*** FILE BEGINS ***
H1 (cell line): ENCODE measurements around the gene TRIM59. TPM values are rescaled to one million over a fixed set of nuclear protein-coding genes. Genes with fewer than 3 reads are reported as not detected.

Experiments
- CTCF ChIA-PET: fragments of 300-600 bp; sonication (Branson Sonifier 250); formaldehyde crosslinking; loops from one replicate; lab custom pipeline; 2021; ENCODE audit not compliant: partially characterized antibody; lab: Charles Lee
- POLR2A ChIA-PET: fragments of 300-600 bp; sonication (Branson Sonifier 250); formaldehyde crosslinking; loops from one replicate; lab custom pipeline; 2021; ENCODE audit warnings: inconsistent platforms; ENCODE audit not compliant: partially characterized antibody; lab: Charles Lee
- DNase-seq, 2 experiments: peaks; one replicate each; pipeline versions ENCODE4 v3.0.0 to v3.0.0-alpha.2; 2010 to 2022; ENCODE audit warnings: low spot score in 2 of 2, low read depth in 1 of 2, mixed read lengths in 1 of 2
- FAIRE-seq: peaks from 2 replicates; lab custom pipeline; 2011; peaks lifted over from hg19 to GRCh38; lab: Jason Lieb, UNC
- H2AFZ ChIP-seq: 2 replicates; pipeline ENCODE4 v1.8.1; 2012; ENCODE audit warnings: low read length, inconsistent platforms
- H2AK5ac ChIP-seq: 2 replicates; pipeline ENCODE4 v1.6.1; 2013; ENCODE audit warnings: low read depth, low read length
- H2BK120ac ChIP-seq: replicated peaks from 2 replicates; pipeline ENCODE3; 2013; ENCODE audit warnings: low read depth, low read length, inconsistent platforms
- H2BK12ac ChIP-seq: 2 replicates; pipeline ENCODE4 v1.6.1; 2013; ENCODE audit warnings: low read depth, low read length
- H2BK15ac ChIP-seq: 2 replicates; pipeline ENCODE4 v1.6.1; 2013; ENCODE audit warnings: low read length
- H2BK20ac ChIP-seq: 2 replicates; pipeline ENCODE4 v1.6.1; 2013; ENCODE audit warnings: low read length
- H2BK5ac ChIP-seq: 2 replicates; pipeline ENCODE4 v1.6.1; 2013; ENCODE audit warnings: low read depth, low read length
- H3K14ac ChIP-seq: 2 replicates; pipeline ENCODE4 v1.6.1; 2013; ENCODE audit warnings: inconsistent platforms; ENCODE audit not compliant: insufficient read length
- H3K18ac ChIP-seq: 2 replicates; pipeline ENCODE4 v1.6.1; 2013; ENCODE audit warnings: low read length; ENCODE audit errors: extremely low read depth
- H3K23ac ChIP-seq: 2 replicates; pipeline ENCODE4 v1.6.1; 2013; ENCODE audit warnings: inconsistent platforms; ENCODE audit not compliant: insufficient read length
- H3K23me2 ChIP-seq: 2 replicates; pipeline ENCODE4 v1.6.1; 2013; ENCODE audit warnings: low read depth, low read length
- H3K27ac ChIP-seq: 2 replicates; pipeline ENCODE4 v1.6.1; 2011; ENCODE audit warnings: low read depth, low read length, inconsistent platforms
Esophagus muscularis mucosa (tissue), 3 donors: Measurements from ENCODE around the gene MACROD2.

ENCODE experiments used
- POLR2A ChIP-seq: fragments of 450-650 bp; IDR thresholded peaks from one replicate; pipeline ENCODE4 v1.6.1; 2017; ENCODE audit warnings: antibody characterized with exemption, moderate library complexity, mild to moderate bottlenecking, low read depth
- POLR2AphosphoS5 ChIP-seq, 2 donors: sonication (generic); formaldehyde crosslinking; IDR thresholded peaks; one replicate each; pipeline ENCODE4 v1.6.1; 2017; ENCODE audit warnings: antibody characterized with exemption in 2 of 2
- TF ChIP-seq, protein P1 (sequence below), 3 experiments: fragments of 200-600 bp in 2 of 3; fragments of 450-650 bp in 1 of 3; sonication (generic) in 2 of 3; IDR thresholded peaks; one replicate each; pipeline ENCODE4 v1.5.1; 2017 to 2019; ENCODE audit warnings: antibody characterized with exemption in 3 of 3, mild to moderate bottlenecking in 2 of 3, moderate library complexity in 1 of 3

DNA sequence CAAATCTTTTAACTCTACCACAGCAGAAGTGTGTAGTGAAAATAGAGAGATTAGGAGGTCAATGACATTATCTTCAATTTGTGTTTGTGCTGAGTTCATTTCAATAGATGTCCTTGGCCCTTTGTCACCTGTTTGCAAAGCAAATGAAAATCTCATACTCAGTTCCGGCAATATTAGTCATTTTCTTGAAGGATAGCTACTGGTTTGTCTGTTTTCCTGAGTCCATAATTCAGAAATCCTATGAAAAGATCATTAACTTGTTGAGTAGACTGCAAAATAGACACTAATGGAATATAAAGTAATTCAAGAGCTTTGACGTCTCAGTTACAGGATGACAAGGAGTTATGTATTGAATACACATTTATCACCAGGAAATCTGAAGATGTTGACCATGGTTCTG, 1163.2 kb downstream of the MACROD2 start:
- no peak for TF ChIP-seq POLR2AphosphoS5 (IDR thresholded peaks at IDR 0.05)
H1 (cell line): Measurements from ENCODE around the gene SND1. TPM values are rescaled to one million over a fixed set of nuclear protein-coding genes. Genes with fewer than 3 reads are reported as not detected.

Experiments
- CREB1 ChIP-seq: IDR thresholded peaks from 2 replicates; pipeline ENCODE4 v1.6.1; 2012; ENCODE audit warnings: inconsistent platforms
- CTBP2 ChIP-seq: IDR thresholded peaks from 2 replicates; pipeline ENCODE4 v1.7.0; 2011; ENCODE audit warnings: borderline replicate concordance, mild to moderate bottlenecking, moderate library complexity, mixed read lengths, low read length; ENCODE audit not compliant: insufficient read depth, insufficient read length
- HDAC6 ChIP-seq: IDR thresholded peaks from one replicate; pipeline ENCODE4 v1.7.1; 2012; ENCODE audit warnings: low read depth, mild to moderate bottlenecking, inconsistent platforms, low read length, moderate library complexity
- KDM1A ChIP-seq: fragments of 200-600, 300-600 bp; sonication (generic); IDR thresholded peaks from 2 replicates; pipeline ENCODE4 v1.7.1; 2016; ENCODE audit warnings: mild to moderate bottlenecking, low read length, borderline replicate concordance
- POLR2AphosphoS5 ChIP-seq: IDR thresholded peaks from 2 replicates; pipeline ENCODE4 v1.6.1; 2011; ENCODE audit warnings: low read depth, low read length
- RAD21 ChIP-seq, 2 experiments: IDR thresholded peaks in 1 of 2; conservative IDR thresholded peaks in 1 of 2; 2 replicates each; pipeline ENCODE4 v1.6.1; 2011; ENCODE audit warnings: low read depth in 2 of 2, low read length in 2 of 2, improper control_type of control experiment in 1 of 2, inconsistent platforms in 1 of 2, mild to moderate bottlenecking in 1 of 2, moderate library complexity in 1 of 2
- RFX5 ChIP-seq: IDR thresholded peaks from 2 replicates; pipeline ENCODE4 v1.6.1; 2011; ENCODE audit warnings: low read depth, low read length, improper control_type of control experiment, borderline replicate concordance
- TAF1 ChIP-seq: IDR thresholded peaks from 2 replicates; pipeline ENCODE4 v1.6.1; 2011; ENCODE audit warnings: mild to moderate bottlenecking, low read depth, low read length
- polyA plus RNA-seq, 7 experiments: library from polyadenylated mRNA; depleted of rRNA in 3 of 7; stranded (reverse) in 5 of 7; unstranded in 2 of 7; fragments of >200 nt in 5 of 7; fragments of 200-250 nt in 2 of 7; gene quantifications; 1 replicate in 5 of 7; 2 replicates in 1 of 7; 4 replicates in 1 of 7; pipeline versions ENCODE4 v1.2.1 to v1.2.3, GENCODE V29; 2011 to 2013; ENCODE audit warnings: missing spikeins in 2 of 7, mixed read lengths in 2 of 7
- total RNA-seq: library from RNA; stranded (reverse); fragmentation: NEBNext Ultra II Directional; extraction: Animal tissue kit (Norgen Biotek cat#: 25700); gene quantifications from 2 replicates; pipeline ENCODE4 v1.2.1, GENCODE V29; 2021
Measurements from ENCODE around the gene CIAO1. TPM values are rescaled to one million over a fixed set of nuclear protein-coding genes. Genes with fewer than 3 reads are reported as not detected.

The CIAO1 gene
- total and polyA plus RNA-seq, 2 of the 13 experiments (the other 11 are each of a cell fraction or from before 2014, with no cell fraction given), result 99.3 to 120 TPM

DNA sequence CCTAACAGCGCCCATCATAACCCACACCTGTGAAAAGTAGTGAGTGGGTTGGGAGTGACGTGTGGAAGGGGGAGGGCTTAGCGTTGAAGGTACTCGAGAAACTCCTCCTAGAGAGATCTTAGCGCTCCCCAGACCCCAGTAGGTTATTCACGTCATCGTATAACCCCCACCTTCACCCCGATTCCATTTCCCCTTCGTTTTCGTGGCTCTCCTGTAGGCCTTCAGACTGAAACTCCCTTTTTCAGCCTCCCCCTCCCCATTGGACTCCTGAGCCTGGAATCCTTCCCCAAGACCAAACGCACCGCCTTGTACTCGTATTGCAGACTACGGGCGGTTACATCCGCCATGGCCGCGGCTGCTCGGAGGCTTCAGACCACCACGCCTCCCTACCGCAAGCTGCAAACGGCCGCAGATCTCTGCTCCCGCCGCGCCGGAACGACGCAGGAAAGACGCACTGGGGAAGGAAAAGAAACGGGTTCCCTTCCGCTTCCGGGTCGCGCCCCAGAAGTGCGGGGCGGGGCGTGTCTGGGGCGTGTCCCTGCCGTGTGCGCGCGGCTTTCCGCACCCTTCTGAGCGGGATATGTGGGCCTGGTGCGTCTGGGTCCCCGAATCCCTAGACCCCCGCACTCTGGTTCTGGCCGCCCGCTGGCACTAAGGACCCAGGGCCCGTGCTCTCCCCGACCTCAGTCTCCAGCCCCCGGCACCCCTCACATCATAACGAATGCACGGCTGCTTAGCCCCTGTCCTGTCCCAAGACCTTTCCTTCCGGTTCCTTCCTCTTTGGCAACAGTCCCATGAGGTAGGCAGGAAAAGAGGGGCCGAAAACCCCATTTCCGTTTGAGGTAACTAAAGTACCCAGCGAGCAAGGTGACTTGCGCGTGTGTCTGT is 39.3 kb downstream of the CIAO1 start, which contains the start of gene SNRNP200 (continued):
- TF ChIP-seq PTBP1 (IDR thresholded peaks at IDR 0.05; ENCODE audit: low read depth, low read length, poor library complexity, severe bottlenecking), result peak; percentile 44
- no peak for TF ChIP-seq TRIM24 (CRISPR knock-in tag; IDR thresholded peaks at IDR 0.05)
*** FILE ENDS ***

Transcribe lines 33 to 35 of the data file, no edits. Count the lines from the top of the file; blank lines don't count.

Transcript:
- RAD21 ChIP-seq, 2 experiments: IDR thresholded peaks in 1 of 2; conservative IDR thresholded peaks in 1 of 2; 2 replicates each; pipeline ENCODE4 v1.6.1; 2011; ENCODE audit warnings: low read depth in 2 of 2, low read length in 2 of 2, improper control_type of control experiment in 1 of 2, inconsistent platforms in 1 of 2, mild to moderate bottlenecking in 1 of 2, moderate library complexity in 1 of 2
- RFX5 ChIP-seq: IDR thresholded peaks from 2 replicates; pipeline ENCODE4 v1.6.1; 2011; ENCODE audit warnings: low read depth, low read length, improper control_type of control experiment, borderline replicate concordance
- TAF1 ChIP-seq: IDR thresholded peaks from 2 replicates; pipeline ENCODE4 v1.6.1; 2011; ENCODE audit warnings: mild to moderate bottlenecking, low read depth, low read length